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Racial Disparities in Mortality Associated with Systemic Lupus Erythematosus — Fulton and DeKalb Counties, Georgia, 2002–2016
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  • Pubmed ID:
    31071073
  • Pubmed Central ID:
    PMC6542193
  • Description:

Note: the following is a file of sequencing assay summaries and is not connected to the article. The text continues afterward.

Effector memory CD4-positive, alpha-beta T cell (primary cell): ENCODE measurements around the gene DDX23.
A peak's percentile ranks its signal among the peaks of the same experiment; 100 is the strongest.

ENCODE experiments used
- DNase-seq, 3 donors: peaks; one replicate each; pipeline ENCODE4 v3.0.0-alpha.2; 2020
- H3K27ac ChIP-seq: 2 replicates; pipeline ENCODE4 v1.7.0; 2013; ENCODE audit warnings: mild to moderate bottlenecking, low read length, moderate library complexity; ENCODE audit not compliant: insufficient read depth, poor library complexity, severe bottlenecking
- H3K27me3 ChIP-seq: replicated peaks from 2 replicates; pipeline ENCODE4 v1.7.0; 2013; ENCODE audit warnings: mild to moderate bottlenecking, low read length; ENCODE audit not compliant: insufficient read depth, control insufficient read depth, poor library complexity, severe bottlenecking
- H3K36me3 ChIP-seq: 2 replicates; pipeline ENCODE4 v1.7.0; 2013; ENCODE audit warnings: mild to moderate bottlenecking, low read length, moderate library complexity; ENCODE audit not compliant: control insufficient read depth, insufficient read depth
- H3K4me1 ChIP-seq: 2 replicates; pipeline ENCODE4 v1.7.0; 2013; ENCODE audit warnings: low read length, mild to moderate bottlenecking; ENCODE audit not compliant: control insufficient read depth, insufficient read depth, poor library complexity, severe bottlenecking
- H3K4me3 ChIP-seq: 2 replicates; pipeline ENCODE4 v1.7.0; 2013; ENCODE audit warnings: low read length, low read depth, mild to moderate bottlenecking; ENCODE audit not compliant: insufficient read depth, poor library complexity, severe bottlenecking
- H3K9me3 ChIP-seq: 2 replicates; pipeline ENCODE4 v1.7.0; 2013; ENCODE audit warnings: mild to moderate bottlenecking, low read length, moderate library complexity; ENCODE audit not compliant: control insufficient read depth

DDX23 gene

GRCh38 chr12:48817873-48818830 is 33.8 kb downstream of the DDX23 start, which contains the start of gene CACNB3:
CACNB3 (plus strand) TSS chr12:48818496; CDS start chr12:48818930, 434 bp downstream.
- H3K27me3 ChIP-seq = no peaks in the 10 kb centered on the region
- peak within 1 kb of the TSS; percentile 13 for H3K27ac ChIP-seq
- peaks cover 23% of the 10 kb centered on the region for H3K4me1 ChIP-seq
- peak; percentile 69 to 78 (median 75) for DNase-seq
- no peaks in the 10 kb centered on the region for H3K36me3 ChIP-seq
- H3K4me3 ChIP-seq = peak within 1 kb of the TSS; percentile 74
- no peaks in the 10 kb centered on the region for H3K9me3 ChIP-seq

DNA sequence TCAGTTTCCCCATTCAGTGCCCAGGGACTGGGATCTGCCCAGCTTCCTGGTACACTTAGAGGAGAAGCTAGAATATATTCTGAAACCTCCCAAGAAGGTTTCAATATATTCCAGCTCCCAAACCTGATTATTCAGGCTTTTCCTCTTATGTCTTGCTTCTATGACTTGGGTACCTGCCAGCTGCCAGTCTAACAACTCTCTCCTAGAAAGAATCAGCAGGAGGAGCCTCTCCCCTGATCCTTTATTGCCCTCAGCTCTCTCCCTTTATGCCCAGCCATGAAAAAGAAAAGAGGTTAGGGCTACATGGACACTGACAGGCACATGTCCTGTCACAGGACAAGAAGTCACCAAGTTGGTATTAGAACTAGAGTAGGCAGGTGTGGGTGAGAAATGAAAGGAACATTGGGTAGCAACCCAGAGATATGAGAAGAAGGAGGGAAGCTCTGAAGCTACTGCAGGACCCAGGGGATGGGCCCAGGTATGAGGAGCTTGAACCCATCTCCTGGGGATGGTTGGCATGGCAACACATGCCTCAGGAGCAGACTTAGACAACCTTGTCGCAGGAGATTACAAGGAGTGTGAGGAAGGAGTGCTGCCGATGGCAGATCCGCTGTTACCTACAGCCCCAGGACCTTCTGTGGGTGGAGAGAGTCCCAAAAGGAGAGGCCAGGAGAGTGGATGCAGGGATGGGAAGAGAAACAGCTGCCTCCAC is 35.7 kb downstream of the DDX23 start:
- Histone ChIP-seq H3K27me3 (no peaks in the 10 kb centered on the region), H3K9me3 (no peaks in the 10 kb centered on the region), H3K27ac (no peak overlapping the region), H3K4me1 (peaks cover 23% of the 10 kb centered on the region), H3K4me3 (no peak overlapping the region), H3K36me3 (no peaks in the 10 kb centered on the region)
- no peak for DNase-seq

Systemic lupus erythematosus (SLE) is a chronic, systemic autoimmune disease with often nonspecific symptoms that can lead to a delay in diagnosis. The disease disproportionately affects women and minorities. Blacks with SLE also have more severe disease and develop it at an earlier age (1). Despite an increase in the 5-year survival rate from 50% in 1955 to approximately 90% in the 2000s, attributed largely to advances in management of SLE (2), premature mortality among SLE patients persists, often as a result of disease severity, infections, and cardiovascular disease. Because existing SLE mortality estimates based on death certificate data are known to underestimate SLE deaths (3), SLE mortality was analyzed using 2002-2004 data from the population-based Georgia Lupus Registry (1). Incident and prevalent SLE cases matched to the National Death Index through 2016 identified 97 and 401 deaths, respectively. Standardized mortality ratios adjusted for age group, sex, and race were two to three times higher among persons with SLE relative to expected deaths in the general population. Blacks had significantly higher cumulative mortality than did whites, and blacks with both incident and prevalent cases were significantly younger at death (mean age 51.8 and 52.3 years, respectively) than were whites (mean age 64.4 and 65.0 years, respectively). Whites had lower mortality after diagnosis than did blacks; among incident cases, mortality among whites did not occur until 5 years after SLE diagnosis, whereas blacks had significantly and persistently higher mortality from the time of diagnosis. There were no significant differences by sex. Current CDC-supported efforts encourage early detection, diagnosis, and treatment, and enhanced self-management skills to mitigate racial disparities and improve outcomes overall among persons with SLE.

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